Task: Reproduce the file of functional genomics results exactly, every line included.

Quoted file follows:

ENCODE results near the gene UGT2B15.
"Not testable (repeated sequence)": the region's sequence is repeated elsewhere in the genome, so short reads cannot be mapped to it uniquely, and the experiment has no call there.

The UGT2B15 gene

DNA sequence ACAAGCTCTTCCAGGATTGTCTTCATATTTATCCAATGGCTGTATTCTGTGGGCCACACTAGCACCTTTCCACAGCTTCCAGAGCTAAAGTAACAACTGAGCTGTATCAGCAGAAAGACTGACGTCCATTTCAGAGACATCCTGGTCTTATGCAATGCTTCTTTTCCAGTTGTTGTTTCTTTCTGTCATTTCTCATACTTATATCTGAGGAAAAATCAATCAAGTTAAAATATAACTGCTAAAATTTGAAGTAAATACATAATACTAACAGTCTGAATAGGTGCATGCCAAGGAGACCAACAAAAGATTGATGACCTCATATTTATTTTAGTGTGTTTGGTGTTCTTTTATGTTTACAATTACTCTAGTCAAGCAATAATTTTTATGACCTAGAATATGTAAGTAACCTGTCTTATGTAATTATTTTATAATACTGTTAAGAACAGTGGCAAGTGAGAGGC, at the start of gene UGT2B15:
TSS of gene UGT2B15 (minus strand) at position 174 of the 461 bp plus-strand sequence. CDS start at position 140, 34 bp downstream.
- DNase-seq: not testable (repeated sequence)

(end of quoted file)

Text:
ENCODE results near the gene UGT2B15.
"Not testable (repeated sequence)": the region's sequence is repeated elsewhere in the genome, so short reads cannot be mapped to it uniquely, and the experiment has no call there.

The UGT2B15 gene

DNA sequence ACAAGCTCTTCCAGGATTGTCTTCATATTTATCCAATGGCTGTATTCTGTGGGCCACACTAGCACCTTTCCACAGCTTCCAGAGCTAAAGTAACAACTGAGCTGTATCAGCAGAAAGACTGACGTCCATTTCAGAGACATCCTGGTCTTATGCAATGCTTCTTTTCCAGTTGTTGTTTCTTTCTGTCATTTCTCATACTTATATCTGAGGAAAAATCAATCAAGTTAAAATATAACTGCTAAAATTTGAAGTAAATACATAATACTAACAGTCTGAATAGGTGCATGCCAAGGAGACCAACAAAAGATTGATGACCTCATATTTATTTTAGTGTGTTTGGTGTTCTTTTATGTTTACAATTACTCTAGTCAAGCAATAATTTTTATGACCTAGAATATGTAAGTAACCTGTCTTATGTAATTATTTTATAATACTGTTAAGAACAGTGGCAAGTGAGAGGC, at the start of gene UGT2B15:
TSS of gene UGT2B15 (minus strand) at position 174 of the 461 bp plus-strand sequence. CDS start at position 140, 34 bp downstream.
- DNase-seq: not testable (repeated sequence)